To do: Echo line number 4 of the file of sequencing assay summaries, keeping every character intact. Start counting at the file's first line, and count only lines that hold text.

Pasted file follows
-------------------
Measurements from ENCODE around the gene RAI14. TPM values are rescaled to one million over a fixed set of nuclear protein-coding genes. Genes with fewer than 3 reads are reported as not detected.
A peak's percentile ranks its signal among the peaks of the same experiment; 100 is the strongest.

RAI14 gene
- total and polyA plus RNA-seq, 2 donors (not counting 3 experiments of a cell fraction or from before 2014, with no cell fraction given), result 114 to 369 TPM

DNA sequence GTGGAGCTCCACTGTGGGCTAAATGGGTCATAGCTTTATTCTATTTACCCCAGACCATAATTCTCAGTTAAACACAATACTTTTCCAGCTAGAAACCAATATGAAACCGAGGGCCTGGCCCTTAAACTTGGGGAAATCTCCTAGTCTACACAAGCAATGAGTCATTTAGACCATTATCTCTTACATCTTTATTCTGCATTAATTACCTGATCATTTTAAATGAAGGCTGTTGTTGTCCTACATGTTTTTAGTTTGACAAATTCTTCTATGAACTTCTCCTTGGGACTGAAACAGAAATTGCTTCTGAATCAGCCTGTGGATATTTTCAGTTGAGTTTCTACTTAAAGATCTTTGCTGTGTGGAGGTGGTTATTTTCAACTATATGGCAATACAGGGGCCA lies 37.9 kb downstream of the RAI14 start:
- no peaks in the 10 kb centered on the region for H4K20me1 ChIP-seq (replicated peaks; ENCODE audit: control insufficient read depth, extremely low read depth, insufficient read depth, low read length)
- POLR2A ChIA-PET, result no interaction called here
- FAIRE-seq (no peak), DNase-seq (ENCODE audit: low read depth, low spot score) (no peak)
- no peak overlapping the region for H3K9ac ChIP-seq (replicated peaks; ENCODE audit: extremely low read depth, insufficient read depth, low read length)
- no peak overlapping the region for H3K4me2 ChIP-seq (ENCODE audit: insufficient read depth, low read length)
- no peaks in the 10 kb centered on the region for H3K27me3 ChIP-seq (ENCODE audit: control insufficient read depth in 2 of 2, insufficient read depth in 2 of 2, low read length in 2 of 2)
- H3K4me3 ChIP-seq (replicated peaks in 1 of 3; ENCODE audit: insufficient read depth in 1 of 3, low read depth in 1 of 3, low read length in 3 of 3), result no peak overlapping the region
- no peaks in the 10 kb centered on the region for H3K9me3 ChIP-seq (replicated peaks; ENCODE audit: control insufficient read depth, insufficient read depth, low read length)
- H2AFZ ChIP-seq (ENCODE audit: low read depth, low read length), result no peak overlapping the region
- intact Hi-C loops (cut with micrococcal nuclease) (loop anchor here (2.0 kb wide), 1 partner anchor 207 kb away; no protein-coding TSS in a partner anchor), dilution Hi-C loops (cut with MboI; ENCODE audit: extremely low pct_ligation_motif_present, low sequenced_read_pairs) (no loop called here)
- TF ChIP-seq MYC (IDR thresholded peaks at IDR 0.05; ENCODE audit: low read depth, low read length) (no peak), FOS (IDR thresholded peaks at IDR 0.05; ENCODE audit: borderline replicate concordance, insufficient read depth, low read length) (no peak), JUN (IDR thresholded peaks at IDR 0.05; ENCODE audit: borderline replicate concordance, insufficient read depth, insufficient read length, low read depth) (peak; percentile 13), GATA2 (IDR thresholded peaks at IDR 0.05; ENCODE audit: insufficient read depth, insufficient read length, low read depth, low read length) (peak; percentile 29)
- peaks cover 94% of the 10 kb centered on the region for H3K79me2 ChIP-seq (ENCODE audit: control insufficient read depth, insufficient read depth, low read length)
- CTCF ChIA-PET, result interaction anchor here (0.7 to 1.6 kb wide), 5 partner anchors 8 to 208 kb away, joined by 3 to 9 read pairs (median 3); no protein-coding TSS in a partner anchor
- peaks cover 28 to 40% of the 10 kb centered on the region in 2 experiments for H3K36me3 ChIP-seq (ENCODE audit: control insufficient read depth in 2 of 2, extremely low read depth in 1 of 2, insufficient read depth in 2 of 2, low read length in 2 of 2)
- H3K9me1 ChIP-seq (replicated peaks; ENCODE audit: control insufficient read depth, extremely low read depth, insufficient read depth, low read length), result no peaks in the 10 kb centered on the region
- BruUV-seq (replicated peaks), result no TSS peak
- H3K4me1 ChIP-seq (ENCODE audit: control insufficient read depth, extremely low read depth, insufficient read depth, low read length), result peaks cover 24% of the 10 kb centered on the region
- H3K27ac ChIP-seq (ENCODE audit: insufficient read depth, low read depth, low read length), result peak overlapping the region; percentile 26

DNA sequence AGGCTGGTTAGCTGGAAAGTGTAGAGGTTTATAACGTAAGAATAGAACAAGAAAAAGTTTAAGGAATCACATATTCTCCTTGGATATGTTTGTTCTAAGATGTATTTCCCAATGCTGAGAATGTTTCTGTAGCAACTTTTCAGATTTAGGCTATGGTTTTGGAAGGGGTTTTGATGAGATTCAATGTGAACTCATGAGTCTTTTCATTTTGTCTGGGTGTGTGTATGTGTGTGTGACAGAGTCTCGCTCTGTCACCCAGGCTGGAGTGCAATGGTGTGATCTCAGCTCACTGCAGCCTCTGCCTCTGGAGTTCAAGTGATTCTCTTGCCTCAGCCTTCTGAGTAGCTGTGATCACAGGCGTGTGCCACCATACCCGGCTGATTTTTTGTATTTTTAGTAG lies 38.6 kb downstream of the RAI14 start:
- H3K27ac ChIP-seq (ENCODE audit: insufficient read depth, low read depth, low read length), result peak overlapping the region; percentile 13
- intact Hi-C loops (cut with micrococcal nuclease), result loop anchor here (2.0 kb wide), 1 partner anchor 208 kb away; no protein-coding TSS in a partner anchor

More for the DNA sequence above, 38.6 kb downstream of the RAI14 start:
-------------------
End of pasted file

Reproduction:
- total and polyA plus RNA-seq, 2 donors (not counting 3 experiments of a cell fraction or from before 2014, with no cell fraction given), result 114 to 369 TPM